Skelly now runs Clean Line Energy Partners, which builds long-haul transmission lines for renewable energy. The couple moved in 2015 from a wealthy neighborhood to the old firehouse, located in a poorer part of the city heavily populated by immigrants. They have purchased six abandoned Victorian houses, moved them to their street and preserved them.

And, since epic rains and winds began pummeling their city, they take in strangers.

“We opened our doors … and they opened their doors to us,” said Rafael, 33, a factory worker who is part of the family that Skelly and Whitlock brought home from the shelter. He asked that his last name not be used, because he is in the United States illegally. His two nieces, a 6-month-old and a dimpled 3-year-old, were born in the United States.

Air mattresses were pulled from the attic so everyone would have a place to sleep. The evacuated adults pitched in to cook meals, help with cleanup and walk Whitlock and Skelly’s dog. The owner of a nearby restaurant, which had closed because of the storm, got wind of the couple’s efforts and donated tortillas, chorizo and other foods.

Skelly and Whitlock said they were inspired by former Houston Mayor Bill White, who was in charge of the city when Hurricane Katrina slammed into Louisiana 12 years ago. Thousands of people were homeless and many cities did not want them. But Houston did – and now thousands of Katrina refugees call the city their home.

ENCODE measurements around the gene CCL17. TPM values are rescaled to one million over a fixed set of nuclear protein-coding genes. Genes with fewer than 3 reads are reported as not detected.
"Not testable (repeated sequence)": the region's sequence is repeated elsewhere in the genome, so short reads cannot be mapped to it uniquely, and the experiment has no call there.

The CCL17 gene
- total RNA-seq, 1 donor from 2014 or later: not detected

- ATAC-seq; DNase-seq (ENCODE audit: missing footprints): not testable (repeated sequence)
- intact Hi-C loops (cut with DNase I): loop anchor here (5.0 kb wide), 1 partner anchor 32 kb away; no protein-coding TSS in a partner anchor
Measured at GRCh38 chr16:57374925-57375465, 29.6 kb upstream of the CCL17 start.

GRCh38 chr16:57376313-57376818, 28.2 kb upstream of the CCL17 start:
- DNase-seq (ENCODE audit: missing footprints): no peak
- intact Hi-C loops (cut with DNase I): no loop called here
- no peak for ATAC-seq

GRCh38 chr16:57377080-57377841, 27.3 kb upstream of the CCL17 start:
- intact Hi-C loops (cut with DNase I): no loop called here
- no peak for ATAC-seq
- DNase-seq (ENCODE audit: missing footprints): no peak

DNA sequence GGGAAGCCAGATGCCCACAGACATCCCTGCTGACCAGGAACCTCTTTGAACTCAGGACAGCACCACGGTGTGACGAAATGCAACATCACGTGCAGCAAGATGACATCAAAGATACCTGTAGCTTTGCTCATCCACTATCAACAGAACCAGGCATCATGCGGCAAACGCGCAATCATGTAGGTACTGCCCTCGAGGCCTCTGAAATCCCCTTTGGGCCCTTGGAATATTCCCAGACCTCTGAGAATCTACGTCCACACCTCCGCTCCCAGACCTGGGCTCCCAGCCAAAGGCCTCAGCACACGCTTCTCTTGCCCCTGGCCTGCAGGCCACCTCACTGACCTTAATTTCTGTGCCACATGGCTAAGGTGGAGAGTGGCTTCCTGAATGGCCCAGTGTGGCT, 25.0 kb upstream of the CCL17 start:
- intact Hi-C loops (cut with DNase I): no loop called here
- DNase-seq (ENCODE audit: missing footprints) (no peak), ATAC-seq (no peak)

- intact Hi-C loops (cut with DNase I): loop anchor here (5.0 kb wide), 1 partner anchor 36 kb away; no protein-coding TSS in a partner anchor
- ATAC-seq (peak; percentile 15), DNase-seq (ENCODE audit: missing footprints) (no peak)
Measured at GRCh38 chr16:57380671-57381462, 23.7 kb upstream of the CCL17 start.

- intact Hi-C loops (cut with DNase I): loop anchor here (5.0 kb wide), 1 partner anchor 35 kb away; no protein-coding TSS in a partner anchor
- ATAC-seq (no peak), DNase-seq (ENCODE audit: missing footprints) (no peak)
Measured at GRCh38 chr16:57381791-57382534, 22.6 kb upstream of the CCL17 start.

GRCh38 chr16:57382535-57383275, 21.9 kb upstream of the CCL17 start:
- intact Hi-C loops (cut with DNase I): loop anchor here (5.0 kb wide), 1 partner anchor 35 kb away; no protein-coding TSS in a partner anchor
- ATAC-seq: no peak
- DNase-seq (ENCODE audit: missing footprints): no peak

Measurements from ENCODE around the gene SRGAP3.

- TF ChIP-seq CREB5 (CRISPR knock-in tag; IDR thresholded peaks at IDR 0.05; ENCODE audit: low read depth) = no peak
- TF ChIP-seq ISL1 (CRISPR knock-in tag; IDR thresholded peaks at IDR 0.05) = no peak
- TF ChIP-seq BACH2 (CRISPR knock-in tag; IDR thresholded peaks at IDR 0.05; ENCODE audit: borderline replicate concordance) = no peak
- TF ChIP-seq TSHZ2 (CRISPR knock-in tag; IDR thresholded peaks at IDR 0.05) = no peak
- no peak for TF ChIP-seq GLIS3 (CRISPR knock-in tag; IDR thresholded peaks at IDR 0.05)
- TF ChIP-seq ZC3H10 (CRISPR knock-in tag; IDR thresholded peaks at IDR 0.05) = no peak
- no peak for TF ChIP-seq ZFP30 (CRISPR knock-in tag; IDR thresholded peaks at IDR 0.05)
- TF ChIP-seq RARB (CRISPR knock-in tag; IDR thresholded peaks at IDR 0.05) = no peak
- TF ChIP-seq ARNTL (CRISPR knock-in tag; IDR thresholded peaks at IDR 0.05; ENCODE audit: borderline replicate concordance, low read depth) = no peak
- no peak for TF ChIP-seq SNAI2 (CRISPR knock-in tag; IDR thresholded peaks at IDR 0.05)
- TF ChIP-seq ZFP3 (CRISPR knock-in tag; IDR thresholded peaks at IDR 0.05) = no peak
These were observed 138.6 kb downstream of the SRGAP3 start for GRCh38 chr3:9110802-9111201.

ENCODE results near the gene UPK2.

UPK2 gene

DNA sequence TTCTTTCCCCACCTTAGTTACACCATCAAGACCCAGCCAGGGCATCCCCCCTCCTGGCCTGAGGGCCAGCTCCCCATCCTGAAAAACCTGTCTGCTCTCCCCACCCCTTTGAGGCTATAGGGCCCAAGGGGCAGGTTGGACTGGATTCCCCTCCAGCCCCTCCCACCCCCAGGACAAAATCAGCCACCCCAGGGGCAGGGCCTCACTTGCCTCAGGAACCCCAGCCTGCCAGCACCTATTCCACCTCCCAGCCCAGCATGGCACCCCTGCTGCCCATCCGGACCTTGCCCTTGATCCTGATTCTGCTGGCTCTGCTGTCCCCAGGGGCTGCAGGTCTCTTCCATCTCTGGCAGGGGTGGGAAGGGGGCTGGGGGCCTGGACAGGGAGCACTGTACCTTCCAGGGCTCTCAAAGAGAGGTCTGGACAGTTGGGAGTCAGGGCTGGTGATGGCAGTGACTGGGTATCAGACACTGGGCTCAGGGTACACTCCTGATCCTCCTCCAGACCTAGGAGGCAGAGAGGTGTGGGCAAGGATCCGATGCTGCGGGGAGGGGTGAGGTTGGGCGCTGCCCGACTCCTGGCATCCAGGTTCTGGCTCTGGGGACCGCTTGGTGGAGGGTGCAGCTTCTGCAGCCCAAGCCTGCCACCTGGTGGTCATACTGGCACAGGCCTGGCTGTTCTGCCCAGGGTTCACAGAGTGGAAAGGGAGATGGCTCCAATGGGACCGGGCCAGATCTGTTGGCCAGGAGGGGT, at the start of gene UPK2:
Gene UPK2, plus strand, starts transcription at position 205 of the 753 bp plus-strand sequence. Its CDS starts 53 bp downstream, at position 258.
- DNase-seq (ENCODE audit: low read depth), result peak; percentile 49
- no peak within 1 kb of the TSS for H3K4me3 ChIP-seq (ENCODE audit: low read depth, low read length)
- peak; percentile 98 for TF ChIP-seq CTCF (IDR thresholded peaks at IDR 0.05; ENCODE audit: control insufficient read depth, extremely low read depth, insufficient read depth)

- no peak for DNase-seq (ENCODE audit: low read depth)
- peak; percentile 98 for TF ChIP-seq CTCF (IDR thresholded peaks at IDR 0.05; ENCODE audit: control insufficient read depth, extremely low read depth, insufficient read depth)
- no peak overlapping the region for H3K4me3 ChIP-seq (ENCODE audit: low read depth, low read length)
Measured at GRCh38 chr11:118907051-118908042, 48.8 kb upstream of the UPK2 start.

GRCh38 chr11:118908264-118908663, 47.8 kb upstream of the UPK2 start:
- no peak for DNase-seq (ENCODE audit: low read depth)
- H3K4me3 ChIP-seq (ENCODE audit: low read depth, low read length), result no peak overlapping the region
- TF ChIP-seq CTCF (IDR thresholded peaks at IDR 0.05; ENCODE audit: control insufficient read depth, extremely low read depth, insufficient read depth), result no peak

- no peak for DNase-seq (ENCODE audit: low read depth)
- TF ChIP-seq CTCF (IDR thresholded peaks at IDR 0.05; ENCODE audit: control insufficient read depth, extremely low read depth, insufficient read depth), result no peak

“Everybody is pressed into service in some way,” Whitlock said. “That’s pretty much the story across the city.”

Stories of goodwill were easy to find across the region, as some 10,000 people filled the convention center shelter and city and county officials opened additional enormous structures to house more evacuees.

Abbey Kaler, her husband and their newborn left their home in west Houston before the storm to stay with her parents in the suburb of Kingwood. When that area flooded Tuesday morning, she sent out a plea on Facebook, asking if anyone could take in her family, her parents and their four dogs.

A friend rescued them in a blow-up raft, after Kaler wrapped three-week-old Emily in a bedsheet and duct-taped her to her body for safety. They ended up in the home of longtime family friends, who were out of town, but invited them to stay.

Neighbors “brought diapers and wipes for Emily . . . formula, bottles,” Kahler said. “I’ve never even met these people.”

In the Heights neighborhood, north of Rice University, John Hoye learned that friends who had just brought their baby home from the neonatal intensive care unit were without power because of the hurricane. He invited them to stay at his home, along with his wife, their two-year-old and his in-laws, who had evacuated as well.

Hoye, 41, then turned his attention to a new effort he was calling “Heights Heroes,” in which he is trying to organize squads of volunteers to salvage belongings and make repairs at flooded homes.

“It’s a chain reaction where people are like, ‘let’s get it done!’” he said. “It’s about having some good memories. You’re never going to forget rebuilding your life.”